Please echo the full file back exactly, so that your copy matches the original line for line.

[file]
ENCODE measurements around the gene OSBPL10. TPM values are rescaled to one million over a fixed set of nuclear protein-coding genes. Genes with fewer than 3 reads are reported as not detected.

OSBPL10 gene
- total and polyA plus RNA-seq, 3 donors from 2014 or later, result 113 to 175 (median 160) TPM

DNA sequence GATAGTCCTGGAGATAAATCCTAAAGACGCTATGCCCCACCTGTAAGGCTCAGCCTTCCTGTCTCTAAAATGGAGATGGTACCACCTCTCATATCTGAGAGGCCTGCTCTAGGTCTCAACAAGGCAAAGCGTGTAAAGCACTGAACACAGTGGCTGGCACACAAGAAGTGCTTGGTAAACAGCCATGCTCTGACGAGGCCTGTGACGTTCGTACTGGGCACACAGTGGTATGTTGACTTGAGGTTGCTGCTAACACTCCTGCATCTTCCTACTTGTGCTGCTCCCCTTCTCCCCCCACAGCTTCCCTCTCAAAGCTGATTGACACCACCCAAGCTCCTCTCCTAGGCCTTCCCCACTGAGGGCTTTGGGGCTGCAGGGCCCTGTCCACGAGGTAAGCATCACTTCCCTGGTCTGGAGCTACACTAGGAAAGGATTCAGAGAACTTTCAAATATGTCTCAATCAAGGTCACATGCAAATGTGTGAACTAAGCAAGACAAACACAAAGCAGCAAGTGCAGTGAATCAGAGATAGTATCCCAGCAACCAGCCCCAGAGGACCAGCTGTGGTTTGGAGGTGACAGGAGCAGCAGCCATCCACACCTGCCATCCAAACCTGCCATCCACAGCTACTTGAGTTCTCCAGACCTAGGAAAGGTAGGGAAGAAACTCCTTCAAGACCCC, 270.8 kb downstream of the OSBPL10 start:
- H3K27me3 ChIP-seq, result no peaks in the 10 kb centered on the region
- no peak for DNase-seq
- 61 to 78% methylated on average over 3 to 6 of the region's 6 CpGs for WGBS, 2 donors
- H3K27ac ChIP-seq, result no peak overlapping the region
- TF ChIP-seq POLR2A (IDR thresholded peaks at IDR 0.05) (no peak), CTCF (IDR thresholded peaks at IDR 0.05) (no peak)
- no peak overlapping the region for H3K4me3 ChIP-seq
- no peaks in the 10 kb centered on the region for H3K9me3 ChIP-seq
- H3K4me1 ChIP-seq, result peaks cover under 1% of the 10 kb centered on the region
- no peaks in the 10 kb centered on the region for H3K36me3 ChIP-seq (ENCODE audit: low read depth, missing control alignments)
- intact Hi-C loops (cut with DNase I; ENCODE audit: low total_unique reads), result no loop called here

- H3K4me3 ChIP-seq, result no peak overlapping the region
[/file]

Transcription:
ENCODE measurements around the gene OSBPL10. TPM values are rescaled to one million over a fixed set of nuclear protein-coding genes. Genes with fewer than 3 reads are reported as not detected.

OSBPL10 gene
- total and polyA plus RNA-seq, 3 donors from 2014 or later, result 113 to 175 (median 160) TPM

DNA sequence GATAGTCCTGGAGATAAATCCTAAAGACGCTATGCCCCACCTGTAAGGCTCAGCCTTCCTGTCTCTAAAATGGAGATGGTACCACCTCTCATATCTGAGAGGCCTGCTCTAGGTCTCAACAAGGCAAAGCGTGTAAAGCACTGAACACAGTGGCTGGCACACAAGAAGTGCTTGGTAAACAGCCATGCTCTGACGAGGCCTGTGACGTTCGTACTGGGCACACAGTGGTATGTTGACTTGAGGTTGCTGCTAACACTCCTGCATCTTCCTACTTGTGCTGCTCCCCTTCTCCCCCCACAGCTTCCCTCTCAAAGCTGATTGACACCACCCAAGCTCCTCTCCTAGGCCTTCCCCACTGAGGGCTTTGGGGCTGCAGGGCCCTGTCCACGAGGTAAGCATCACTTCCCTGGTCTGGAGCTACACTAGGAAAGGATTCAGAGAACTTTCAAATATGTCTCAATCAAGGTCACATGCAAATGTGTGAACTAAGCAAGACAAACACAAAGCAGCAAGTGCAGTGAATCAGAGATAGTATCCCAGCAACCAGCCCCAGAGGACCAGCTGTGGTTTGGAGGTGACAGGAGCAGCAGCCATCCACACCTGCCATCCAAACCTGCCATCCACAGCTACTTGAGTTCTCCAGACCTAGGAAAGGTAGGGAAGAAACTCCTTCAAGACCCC, 270.8 kb downstream of the OSBPL10 start:
- H3K27me3 ChIP-seq, result no peaks in the 10 kb centered on the region
- no peak for DNase-seq
- 61 to 78% methylated on average over 3 to 6 of the region's 6 CpGs for WGBS, 2 donors
- H3K27ac ChIP-seq, result no peak overlapping the region
- TF ChIP-seq POLR2A (IDR thresholded peaks at IDR 0.05) (no peak), CTCF (IDR thresholded peaks at IDR 0.05) (no peak)
- no peak overlapping the region for H3K4me3 ChIP-seq
- no peaks in the 10 kb centered on the region for H3K9me3 ChIP-seq
- H3K4me1 ChIP-seq, result peaks cover under 1% of the 10 kb centered on the region
- no peaks in the 10 kb centered on the region for H3K36me3 ChIP-seq (ENCODE audit: low read depth, missing control alignments)
- intact Hi-C loops (cut with DNase I; ENCODE audit: low total_unique reads), result no loop called here

- H3K4me3 ChIP-seq, result no peak overlapping the region